Second, in countries with export promoting policies, FDI has a stronger impact on growth than domestic investment. This is the case in China. FDI, especially in the Chinese manufacturing sector, has led to China becoming a net exporter. China had a trade surplus with the US of $ 270 billion in 2010. This has led China to invest nearly $ 1.5 trillion in US treasury bonds, giving China enormous leverage over the US, as China could dump the dollar anytime, which can cause the US economy to collapse. 

China’s export promotion policies have made many foreign firms invest in China to manufacture a product with cheaper labour costs and then export the products out of China. Apple does this to make its products in China and then exports them back into the US through Foxconn.

FDI and employment

33% of the entire manufacturing workforce of China were employed as a direct or indirect result of FDI. While it is argued that the number of workers when including unregistered workers and workers who work for village and township enterprises will number more than 100 million, saying the actual figures of manufacturing workers in China is an underestimation. The emergence of SEZ (Special Economic Zones) in Guangdong and Shenzhen as a result of FDI has resulted in millions of job creation and have emerged as two large and wealthy cities. 

Technology Transfer and Innovation through FDI

The technology and production innovation brought by foreign firms has an effect on China. Transfer of technology to the host country increased the stock of knowledge through skill acquisition, labour training, new management practices and organisational arrangements, contributing to economic growth. 

The rate of technical progress from advanced technology, management practises, etc. in the host country has increased because of FDI through a contagion effect. It can be pointed out that FDI through technology transfer has contributed in larger measure to growth than domestic investment. Technology and knowledge of large MNCs with large budgets for R&D may be brought to the host country, which are not readily available there. But many MNCs are not very willing to give away technological knowledge to the local population as technological leaders are encouraged to adopt direct entry as protecting technology is of great concern in high tech industries.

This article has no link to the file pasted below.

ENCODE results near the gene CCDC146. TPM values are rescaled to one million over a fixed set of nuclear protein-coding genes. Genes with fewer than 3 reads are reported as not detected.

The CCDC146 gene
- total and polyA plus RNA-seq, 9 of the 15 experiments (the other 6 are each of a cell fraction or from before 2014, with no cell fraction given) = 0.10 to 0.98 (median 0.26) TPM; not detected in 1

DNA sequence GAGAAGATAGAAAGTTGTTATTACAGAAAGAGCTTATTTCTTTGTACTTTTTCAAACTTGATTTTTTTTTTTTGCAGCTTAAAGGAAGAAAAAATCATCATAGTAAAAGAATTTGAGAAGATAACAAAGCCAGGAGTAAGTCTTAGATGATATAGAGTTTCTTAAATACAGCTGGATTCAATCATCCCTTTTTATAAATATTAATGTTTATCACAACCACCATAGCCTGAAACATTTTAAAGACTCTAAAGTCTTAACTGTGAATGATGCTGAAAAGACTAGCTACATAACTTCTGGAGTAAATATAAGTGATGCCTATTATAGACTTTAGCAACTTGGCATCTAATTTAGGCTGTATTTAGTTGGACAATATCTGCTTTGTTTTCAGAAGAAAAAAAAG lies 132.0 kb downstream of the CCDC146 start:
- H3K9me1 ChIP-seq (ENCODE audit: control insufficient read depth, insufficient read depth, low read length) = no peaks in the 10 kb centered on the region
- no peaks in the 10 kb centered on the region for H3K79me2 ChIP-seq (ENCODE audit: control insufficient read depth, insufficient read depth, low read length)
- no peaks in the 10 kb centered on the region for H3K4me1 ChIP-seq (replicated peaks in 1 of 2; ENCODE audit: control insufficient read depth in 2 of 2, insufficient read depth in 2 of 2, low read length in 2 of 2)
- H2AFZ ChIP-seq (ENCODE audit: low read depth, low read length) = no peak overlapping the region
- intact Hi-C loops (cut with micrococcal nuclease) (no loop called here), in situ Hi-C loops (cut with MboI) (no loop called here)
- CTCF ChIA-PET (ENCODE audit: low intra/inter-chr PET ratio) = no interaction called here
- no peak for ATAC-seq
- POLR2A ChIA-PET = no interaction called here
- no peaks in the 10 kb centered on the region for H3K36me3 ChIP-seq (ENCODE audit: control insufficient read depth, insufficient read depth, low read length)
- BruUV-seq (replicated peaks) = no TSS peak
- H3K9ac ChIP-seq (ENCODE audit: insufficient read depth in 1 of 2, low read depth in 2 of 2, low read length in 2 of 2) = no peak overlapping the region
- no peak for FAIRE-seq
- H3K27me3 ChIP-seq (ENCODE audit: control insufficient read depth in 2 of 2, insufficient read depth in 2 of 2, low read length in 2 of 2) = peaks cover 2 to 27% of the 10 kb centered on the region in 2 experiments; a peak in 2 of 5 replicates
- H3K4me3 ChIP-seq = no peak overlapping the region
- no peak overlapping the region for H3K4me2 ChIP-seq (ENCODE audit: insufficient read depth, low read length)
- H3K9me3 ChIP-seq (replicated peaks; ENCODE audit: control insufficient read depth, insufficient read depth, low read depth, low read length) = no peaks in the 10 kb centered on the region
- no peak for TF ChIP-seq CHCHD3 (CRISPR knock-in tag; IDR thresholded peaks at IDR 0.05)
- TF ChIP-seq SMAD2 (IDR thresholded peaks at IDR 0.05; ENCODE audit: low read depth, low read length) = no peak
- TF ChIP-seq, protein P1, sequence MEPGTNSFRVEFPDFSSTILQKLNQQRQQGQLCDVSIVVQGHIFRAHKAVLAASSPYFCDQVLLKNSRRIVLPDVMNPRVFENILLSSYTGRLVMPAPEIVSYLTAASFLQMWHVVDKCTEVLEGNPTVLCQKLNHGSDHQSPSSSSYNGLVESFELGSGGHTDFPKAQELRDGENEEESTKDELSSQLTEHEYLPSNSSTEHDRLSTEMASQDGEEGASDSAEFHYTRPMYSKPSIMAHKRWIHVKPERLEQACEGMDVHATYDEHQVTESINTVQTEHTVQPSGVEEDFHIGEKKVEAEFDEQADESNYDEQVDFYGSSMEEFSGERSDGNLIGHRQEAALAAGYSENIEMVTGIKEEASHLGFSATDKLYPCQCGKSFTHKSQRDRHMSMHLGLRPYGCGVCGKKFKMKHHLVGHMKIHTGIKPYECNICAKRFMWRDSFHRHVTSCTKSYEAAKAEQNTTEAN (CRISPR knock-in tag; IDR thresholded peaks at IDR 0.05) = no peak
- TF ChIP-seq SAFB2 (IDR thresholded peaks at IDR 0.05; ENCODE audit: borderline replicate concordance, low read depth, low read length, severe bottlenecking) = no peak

Negative aspects of FDI

But FDI does have its negative effect. MNCs investing in China promote Westernisation, more youth move away from Chinese culture. Environmental protests have become more common as cities are polluted and become unhealthy to live in. Workers in China being abused and made to work in inhumane conditions is another factor, which became more prominent with the news about workers at Foxconn, (which manufactures Apple’s products) being treated so badly, they commit suicide. 

Even, the job creation due to FDI could be over as many MNCs find China becoming more expensive and find cheaper labour elsewhere in countries like Vietnam. Even with such downturns, Chinese people do love the companies that invest in China as Apple is the most loved brand in China.

Conclusion

When reviewing the theories regarding FDI’s effects on China’s economic growth, balance of payments, employment, technology transfer and environment, the effects are profound but they can be positive as well as negative. Though poor working conditions and environmental and cultural damage as a result of FDI can be seen, the job creation, economic growth, trade surpluses and technology and knowledge transfer are more positive.